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quarta-feira, 25 de abril de 2012

Borracha Condutora, Moldes em Silicone, e um Catrapázio Voador

Como fazer borracha condutora de Elctricidade, para "pele" sensível ao toque para os vossos Robots, etc. 


A Borracha...

...E como funciona, que é o mesmo que dizer, como tem "tacto":

Conductive Rubber: Make Touch Sensitive Robot Skin

Make conductive rubber and use it to create a flexible touch sensitive robot skin. The resulting skin can be stretched across a frame or mounted on solid surfaces. It can also be mounted on curved surfaces or clothing.
It is touch sensitive and will produce an electrical signal no matter where you press on it.
http://www.instructables.com/id/Conductive-Rubber-Make-Touch-Sensitive-Robot-Skin/



Simples, é bom, eis uma maneira super-simples de fazer Moldes em Silicone:



World's easiest silicone mold.

Yep. That's right. I am about to change your mold-making technique forever. This simple way of silicone mold-making will have you wanting to make casts of all your trinkets and toys.

You will need:
  • water
  • blue dish-soap (any brand seems to work)
  • silicone caulking (do not buy quick set silicone, you need 100% silicone)
  • bowl
  • caulking gun
  • something you want to make a mold of.
  • scissors/knife
  • masking tape - to patch holes in your positive, if necessary.
http://www.instructables.com/id/Worlds-easiest-silicone-mold/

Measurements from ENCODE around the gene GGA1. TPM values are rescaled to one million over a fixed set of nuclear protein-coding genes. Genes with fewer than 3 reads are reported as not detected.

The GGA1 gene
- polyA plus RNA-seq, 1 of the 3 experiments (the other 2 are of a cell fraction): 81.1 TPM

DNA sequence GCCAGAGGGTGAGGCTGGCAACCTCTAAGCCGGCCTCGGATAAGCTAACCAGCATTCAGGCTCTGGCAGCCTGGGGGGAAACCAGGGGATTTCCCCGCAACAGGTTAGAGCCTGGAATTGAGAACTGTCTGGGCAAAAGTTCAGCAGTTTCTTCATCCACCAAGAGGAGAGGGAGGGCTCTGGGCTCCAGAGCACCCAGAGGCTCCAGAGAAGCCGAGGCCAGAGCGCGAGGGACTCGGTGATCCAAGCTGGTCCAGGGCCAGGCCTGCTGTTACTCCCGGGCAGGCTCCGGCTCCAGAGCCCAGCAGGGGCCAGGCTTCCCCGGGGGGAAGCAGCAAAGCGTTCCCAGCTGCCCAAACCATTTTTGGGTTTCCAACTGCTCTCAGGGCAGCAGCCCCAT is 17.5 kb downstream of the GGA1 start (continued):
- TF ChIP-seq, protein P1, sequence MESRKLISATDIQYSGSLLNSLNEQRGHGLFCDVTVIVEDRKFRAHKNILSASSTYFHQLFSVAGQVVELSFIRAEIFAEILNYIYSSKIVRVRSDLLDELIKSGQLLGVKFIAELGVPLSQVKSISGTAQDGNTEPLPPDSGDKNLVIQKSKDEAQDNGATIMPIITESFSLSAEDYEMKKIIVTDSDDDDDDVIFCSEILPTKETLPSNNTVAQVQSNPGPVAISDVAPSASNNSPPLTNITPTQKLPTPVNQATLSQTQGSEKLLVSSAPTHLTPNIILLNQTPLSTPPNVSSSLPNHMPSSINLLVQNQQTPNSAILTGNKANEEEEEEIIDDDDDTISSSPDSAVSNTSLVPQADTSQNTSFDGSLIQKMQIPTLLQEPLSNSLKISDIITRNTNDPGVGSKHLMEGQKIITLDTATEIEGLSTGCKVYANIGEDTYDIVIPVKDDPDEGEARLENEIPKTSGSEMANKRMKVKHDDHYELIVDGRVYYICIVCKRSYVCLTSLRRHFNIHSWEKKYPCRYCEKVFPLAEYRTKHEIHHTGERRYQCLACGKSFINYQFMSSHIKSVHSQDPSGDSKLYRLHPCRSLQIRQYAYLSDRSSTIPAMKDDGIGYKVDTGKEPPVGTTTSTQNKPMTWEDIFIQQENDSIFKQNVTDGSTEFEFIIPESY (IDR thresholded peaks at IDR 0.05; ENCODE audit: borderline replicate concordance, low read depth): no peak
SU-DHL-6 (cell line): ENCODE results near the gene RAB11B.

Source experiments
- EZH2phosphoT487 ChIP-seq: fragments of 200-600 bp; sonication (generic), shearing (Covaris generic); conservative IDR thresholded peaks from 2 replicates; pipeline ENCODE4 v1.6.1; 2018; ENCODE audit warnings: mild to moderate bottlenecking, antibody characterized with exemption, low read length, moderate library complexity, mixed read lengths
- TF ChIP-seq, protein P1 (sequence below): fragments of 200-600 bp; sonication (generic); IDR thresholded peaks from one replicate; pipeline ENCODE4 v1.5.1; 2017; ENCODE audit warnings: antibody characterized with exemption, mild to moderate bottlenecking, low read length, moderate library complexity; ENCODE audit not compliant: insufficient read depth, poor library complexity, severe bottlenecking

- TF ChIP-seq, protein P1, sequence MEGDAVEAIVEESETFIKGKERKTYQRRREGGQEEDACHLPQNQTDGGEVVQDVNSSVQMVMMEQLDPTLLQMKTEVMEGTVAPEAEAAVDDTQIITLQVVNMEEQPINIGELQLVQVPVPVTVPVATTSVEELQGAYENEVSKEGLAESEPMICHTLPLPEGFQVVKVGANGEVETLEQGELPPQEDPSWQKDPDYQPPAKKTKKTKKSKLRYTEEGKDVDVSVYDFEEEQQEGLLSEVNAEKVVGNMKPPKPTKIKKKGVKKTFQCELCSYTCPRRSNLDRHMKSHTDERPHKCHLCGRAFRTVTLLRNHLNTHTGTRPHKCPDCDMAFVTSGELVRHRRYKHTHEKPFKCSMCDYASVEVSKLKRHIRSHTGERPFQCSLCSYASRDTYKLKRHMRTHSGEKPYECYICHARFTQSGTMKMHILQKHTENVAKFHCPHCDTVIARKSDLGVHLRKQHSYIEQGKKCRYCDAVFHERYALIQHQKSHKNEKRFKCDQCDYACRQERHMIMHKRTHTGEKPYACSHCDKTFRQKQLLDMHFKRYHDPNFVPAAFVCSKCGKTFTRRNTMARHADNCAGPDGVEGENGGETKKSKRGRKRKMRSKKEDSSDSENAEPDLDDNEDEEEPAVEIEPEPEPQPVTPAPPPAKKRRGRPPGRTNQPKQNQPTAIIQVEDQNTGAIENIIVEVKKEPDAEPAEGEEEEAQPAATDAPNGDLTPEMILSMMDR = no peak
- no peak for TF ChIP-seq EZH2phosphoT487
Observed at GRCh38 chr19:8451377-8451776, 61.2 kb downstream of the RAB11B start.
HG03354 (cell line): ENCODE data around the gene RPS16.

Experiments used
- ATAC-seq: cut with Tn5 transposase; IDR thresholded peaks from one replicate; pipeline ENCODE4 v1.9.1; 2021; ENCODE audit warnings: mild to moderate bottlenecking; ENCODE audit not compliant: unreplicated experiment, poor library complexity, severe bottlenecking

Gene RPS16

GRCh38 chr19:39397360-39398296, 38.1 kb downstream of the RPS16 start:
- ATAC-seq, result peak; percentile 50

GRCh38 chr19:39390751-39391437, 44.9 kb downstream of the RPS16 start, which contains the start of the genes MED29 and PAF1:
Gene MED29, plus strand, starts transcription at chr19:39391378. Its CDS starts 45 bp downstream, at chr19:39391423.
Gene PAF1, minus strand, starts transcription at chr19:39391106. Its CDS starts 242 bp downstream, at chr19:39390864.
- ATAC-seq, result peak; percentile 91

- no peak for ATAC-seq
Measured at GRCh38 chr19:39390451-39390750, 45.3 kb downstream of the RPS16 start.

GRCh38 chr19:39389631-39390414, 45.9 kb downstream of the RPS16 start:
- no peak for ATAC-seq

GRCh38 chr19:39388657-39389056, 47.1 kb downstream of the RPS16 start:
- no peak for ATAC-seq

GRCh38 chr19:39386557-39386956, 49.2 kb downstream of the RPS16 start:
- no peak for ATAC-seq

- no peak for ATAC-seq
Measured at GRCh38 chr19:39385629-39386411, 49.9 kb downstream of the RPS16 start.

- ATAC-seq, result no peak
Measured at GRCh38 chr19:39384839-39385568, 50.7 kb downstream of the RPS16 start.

...E finalmente, o Catrapázio Voador!

Festo's SmartInversion flying contraption turns itself inside out for propulsion
By Jan Belezina 
Festo, a German automation technology company that brought us, among other things, the smartbird robotic seagull and bionic flying penguins, has built a flying object unlike any we have seen. Despite the impressive biomimicry track record, this time its engineers decided to look for inspiration in the inanimate world of geometry. Based on a geometrical band first created by Swiss artist and inventor Paul Schatz, the SmartInversion is filled with helium and propels itself through the air by constantly turning itself inside out. By investigating this pulsating, rhythmical movement, called inversion, the company hopes to identify possible uses for it in technology.
http://www.gizmag.com/festo-smartinvension-inversion-kinetics/22285/

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